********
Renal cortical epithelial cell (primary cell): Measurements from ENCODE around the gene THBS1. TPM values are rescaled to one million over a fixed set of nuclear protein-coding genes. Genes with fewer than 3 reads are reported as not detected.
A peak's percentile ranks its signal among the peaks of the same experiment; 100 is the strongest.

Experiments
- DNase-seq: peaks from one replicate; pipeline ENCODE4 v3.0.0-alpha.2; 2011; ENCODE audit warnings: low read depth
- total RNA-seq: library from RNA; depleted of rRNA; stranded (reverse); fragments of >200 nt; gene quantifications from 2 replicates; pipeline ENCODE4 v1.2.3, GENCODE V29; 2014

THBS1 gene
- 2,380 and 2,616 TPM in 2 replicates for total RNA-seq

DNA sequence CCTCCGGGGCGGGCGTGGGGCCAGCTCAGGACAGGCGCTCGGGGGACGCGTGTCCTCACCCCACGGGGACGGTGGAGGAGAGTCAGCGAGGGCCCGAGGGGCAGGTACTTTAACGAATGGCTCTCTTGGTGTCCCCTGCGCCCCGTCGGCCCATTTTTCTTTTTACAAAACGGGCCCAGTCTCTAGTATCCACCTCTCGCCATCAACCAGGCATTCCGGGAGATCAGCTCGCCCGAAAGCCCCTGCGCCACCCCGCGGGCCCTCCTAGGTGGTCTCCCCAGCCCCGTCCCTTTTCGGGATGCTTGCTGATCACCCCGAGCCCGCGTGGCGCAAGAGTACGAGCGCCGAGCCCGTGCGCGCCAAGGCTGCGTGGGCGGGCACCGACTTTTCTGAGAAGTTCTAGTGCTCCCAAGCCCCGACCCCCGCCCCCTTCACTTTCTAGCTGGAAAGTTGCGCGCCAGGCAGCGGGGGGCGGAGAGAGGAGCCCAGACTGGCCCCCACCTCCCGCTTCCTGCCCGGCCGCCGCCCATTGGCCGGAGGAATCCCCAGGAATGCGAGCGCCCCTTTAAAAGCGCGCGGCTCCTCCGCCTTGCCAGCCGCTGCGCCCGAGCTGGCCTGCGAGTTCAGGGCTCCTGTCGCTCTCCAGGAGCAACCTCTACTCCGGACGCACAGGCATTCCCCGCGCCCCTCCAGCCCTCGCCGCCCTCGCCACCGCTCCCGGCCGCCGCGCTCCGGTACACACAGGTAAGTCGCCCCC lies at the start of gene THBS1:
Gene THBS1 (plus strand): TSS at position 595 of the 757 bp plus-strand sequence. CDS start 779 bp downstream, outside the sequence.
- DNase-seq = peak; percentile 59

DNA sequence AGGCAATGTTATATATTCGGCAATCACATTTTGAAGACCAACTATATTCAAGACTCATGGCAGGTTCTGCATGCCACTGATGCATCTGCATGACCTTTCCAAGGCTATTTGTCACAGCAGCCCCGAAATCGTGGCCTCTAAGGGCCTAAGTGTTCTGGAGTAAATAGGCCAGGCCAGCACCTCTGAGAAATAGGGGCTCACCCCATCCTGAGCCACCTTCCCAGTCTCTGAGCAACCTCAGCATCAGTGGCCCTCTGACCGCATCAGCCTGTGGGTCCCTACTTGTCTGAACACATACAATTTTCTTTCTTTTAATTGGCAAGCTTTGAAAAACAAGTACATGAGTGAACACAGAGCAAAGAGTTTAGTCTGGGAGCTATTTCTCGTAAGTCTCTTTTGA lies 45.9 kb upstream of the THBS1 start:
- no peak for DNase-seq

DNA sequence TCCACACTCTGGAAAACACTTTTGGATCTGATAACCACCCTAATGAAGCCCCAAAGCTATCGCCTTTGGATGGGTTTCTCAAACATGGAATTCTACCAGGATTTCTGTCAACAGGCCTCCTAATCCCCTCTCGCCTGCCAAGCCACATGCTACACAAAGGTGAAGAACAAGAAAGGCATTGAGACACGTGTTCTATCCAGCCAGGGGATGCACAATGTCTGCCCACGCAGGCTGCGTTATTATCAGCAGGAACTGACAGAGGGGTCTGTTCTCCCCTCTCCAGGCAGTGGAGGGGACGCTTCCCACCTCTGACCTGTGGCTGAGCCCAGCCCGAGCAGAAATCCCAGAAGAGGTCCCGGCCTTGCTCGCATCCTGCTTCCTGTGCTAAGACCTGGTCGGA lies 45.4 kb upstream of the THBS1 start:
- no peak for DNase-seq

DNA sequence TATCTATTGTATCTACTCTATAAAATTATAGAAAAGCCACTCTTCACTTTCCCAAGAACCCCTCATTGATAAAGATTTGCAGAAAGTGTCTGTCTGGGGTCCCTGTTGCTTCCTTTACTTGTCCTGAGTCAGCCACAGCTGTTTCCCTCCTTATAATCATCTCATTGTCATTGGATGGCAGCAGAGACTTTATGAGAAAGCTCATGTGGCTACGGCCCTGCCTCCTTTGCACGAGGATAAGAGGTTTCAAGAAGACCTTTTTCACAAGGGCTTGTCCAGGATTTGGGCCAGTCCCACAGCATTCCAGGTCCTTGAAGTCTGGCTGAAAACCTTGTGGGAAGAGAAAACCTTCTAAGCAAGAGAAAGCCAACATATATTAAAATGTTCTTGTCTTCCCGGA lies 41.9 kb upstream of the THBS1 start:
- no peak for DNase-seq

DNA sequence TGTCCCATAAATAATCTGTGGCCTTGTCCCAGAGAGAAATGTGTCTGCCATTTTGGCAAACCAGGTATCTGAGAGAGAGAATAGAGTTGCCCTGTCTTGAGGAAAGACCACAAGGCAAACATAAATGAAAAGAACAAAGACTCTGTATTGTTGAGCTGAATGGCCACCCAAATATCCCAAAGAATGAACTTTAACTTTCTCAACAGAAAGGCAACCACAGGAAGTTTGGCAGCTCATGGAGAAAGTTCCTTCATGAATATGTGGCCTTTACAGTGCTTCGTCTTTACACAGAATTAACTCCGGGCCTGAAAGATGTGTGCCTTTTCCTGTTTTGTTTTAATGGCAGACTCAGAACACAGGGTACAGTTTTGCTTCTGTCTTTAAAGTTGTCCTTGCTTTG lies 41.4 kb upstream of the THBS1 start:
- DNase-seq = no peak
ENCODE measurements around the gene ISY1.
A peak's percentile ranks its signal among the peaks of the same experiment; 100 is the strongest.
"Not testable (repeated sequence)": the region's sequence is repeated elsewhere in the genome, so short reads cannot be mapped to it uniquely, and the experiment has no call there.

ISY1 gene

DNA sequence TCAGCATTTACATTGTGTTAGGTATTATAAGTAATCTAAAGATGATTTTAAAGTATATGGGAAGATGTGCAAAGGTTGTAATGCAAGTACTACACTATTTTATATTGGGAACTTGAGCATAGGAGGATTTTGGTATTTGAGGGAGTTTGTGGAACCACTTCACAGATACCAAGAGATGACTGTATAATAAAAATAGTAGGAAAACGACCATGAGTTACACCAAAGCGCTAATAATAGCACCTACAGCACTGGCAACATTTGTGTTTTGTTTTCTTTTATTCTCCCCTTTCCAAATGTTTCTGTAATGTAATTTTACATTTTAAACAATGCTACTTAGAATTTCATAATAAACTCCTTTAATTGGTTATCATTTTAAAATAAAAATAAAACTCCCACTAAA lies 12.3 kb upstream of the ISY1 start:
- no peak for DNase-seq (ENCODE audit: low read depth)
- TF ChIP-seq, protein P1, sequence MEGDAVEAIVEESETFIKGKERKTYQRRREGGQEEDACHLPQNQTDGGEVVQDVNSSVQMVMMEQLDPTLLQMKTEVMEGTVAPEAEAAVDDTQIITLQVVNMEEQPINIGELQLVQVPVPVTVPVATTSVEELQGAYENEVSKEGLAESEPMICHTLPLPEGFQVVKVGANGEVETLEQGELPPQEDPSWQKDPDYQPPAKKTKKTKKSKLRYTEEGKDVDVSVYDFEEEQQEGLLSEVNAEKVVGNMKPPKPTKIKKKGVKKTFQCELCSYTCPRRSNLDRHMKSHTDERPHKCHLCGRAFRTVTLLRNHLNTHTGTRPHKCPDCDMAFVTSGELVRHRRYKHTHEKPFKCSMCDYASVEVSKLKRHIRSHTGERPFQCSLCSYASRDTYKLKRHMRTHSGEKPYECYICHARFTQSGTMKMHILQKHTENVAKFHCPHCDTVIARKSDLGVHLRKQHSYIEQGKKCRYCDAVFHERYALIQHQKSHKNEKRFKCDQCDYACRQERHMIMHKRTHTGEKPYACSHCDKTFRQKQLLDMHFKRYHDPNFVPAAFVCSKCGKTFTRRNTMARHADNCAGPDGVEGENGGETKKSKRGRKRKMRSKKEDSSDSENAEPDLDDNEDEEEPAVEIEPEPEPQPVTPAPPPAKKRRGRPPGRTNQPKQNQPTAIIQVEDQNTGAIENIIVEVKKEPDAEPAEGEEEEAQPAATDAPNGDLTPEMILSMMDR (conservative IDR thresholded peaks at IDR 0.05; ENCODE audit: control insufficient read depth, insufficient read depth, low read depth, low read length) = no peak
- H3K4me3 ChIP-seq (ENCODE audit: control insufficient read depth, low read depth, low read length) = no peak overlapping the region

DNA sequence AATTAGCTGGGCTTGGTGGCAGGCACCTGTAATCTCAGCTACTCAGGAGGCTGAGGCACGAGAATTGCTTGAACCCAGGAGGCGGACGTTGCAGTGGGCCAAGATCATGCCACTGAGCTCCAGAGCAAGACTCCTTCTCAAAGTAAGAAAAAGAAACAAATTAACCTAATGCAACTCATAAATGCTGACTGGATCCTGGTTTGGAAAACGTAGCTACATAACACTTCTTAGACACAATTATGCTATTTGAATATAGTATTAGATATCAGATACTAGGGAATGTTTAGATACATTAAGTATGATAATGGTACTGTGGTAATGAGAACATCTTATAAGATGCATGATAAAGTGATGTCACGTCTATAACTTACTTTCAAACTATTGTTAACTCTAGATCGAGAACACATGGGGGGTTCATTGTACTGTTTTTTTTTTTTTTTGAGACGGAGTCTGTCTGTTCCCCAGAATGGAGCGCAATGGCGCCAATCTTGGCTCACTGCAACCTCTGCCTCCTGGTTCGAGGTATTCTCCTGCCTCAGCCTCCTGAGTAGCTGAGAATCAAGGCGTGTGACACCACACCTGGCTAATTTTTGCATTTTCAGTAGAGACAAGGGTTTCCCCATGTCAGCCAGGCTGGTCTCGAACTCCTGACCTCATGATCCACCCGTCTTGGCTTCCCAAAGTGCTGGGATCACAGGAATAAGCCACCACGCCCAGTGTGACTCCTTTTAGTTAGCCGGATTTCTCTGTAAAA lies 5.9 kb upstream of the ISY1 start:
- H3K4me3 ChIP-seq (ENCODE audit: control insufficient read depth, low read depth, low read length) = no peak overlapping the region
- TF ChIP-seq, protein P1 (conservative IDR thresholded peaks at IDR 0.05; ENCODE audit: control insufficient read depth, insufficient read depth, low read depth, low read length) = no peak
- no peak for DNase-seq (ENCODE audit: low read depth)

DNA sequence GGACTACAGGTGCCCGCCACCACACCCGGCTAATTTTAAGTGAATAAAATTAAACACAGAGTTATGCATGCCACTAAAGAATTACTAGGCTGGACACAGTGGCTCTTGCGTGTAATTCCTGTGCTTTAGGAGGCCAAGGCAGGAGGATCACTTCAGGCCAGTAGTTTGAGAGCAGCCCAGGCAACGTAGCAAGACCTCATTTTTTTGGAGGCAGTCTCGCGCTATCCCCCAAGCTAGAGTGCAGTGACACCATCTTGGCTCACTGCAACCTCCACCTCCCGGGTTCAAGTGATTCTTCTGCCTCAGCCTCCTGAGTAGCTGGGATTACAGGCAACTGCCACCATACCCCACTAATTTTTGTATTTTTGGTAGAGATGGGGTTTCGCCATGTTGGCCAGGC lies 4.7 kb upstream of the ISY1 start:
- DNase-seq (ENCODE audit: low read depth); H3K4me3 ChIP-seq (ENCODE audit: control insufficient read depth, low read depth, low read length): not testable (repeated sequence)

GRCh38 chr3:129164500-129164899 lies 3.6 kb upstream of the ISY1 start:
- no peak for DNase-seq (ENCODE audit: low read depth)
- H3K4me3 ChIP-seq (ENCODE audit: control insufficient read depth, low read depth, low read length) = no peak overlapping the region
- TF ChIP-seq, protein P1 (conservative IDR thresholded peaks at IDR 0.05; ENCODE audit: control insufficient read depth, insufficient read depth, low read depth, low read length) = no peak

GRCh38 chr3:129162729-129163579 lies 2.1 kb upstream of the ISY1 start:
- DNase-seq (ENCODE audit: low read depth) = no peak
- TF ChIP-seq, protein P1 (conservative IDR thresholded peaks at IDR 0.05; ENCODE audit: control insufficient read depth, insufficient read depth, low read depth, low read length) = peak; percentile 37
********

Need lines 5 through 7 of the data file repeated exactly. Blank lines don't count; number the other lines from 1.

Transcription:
- total RNA-seq: library from RNA; depleted of rRNA; stranded (reverse); fragments of >200 nt; gene quantifications from 2 replicates; pipeline ENCODE4 v1.2.3, GENCODE V29; 2014

THBS1 gene
- 2,380 and 2,616 TPM in 2 replicates for total RNA-seq